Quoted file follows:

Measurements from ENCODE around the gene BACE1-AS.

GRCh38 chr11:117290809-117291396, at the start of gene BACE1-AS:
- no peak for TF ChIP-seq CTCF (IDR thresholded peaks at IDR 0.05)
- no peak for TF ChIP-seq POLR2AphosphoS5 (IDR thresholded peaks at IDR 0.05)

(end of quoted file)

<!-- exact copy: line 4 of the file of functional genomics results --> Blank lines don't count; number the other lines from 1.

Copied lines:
- no peak for TF ChIP-seq POLR2AphosphoS5 (IDR thresholded peaks at IDR 0.05)